Fortification is one of the safest, most effective, and least expensive methods of improving the nutritional value of staple foods like wheat flour, rice, vegetable oil, milk, and salt. This method entails adding essential vitamins and minerals that may have been lost during processing, and it has become well known for its public health benefits. In many countries, fortification of staple foods is now obligatory, and more countries are incorporating it into their awareness campaigns.
The rapid adoption of staple food fortification can be ascribed to several factors, including the fact that it is simple to execute and cost-effective costs less than 2paisa per litre, allowing governments and food manufacturers to see immediate results that assist to justify the initial machinery investment. Food fortification contributes considerably to an entire country’s nutritional condition and public health, saving millions of dollars in healthcare costs each year and allowing more people to work and contribute to the economy.
Fortification of staple foods has the potential to significantly improve the nutritional status of the worldwide population. Governments and the food sector around the world must, however, play a role in bringing about this shift. Ensure that mandatory staple foods are effectively monitored and enforced by both the federal and state governments, as well as by the food sector, to ensure the effectiveness of food fortification projects.
Keeping in mind the importance of Food Fortification in fighting malnutrition and improving the nutritional status of the country, Synnex organized a session on Food Fortification & Health: Enriching Food, Enriching Lives.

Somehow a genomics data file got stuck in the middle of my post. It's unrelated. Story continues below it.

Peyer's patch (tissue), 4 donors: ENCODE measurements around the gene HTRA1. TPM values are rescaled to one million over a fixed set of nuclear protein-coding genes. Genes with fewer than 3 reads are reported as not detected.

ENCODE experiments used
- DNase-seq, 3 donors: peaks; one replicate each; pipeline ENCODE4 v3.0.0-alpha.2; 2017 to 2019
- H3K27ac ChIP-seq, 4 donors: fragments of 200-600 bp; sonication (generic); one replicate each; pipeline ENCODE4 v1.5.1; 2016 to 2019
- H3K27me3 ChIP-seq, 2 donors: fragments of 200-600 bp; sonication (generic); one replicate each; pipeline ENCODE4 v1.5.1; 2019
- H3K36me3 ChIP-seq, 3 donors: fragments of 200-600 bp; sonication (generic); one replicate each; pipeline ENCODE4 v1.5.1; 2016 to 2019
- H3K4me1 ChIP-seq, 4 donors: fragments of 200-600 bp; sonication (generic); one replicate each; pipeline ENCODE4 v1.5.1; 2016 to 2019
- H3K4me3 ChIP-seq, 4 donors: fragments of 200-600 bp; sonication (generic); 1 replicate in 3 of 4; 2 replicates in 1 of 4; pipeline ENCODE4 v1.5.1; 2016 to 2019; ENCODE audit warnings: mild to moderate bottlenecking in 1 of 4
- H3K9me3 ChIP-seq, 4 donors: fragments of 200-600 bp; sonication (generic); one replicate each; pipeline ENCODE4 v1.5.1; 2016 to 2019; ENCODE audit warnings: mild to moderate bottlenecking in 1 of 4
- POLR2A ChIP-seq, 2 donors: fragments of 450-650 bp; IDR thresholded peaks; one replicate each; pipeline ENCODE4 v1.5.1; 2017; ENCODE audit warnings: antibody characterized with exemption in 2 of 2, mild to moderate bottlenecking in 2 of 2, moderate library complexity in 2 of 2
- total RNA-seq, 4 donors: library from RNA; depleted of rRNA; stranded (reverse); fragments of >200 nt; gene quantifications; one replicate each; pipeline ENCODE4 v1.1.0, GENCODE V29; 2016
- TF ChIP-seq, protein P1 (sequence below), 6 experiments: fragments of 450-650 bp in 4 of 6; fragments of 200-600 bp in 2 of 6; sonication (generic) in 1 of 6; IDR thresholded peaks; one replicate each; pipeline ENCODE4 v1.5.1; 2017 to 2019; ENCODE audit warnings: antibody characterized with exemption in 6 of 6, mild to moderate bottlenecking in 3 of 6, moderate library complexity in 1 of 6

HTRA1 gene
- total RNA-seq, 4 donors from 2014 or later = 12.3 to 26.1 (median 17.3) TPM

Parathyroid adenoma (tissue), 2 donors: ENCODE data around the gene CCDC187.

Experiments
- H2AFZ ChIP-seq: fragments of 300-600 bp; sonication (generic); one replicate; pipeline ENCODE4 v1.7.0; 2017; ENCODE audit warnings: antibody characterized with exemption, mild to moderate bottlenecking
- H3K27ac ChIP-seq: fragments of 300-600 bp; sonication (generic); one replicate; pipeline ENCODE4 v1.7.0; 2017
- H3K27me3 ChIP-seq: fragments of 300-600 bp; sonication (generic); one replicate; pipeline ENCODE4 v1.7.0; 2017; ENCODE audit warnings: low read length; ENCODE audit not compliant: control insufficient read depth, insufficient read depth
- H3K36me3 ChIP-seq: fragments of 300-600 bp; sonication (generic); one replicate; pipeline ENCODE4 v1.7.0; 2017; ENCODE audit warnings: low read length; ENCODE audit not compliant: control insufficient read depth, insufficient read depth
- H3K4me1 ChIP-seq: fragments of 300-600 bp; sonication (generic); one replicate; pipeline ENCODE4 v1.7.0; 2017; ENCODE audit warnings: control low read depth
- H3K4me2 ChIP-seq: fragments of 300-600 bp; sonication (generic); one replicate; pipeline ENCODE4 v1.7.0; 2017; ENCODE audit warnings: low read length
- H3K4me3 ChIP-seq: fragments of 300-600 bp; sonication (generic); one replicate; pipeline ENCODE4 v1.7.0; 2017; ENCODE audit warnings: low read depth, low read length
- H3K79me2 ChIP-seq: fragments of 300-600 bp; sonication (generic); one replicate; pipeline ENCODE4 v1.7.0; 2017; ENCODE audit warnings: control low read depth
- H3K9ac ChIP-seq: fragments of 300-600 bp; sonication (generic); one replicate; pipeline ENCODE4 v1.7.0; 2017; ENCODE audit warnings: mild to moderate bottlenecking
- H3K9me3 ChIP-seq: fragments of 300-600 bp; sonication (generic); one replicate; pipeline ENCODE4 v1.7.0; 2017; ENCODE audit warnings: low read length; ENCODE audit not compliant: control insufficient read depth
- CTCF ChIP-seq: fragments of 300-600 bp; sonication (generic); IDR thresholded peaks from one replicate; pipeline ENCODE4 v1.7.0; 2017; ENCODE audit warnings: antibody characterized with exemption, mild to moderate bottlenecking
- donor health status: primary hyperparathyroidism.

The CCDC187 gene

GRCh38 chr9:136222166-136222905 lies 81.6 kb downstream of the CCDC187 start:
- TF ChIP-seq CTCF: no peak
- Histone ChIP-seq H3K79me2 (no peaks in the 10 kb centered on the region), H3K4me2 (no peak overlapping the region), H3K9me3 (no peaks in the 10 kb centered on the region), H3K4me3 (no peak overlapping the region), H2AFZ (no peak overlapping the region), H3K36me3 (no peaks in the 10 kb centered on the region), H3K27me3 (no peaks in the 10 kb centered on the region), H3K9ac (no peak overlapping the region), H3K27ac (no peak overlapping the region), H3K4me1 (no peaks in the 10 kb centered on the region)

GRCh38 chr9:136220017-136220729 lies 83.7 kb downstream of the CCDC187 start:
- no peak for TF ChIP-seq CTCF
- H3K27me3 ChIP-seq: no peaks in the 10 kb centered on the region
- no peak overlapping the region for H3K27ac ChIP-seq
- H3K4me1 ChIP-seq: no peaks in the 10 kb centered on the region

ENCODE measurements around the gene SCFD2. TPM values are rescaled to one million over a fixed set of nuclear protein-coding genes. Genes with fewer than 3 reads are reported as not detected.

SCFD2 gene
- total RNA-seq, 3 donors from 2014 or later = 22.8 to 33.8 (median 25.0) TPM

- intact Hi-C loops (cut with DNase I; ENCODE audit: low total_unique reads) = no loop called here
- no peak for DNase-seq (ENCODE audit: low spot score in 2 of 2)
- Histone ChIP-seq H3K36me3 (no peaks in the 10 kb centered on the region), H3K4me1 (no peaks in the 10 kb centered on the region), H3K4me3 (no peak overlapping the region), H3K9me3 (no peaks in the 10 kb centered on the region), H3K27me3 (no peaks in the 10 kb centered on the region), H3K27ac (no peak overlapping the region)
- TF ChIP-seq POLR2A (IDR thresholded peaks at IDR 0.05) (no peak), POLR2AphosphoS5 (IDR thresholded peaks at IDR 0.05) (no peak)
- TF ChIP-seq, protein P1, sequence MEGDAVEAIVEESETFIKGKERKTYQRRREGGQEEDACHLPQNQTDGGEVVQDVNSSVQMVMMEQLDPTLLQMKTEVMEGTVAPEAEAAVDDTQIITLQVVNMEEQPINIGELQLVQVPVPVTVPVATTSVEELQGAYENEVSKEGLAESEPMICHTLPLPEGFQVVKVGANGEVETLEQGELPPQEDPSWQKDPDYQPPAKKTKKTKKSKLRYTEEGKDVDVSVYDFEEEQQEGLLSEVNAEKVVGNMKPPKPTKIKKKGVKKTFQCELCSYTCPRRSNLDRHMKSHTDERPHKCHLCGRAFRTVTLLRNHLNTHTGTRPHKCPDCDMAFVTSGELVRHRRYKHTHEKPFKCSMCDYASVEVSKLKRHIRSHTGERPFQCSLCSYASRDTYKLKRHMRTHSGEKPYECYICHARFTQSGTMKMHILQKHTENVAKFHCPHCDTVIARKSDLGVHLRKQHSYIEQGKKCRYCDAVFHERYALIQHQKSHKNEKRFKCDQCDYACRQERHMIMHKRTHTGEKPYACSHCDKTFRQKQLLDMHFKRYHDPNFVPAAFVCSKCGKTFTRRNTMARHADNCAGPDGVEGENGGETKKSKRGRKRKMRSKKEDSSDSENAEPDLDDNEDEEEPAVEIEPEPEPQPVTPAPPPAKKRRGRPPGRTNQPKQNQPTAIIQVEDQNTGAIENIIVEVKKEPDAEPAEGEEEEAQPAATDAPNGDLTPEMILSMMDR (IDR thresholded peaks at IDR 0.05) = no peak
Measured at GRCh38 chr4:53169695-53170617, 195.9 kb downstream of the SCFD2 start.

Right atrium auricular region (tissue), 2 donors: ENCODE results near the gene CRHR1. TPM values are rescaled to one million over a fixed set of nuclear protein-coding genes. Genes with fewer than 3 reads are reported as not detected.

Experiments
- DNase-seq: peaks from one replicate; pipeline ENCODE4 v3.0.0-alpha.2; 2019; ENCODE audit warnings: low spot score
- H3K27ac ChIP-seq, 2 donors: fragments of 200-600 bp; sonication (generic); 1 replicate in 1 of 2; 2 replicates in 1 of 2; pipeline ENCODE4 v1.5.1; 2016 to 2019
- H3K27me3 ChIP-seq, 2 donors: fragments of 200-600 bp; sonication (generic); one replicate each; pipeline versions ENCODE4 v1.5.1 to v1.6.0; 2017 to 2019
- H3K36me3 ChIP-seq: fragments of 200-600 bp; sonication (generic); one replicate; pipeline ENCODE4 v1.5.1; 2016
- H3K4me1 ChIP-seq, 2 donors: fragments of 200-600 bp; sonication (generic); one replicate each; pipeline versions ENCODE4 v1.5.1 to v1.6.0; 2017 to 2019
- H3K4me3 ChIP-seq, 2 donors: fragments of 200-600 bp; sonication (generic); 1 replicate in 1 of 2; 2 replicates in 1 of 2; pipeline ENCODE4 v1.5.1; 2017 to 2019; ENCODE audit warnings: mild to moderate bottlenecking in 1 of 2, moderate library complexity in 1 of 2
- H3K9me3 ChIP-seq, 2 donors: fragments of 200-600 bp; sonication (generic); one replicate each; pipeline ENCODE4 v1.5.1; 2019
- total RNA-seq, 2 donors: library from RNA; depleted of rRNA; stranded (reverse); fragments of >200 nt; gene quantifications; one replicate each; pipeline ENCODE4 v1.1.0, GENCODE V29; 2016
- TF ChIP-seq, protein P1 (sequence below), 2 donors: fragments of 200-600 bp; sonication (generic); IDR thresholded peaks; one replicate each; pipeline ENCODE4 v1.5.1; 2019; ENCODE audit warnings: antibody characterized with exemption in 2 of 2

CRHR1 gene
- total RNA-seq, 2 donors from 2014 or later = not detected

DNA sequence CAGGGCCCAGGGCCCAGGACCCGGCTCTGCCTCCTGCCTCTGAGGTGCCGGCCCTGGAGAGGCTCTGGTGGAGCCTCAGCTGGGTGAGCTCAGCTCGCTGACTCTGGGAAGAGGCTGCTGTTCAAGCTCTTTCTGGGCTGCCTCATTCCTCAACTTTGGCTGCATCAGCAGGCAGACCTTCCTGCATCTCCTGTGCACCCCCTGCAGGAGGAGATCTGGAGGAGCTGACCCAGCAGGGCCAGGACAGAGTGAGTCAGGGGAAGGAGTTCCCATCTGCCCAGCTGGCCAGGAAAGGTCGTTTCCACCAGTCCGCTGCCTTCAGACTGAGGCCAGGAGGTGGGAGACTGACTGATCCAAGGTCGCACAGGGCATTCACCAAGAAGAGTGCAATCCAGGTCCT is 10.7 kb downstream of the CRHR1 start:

The key points discussed were:
Formulations of Standards & Regulatory support for Staple Food Fortification.
Advantages & Limitations of Staple Food Fortification.
Mandatory Vs Voluntary Approach for Staple Food Fortification.
Kickstarting the event and setting the tone, Panel Moderator, Ms. Deepti Gulati, Head of Programs, GAIN stated that Food Fortification is one of the most effective complementary food strategies in addition to dietary diversity & micronutrient supplementation. Getting your micronutrients i.e. vitamins & minerals which are very critical for your health are the “Immunity Boosters”. These are very essential to have in our daily diet, but unfortunately in India, we have a very high deficiency of micronutrients.
These micronutrients are needed in consistent dosages for various critical biochemical processes of our body and to boost up the immune system as well. Dietary diversification is the best choice but sometimes, affordability, accessibility, and availability of these micronutrients are compromised as we consume our regular fruits, vegetables, pulses, cereals, etc. Therefore, that is when we say to supplement our diets with some micronutrient supplements in the form of multivitamins and capsules etc.
Food fortification is another effective way to combat the micronutrient deficiencies via the staple foods we eat such as rice, wheat flour, salt, milk, and oil. Staple food fortification is the most efficient tool to tackle the deficiencies such as Anemia, Vitamin A deficiency, Vitamin Deficiency, etc.
The Industry has been trained for it and Govt. has always been supportive of this initiative for many years and has also been a part of the Poshan Abhiyan Initiative.
On being asked that, “ Is Food Fortification a silver bullet as we all think it is and can it help to eradicate the micronutrient malnutrition or it just complements the efforts towards the betterment of the health”, Dr. Jagmeet Madan, National President, Indian Dietetic Association shared that as a nutritionist and as an academician the synonymous word that I relate to is a balanced diet and dietary diversity. She also added that Food Fortification is not a magic bullet that will eradicate micronutrient malnutrition.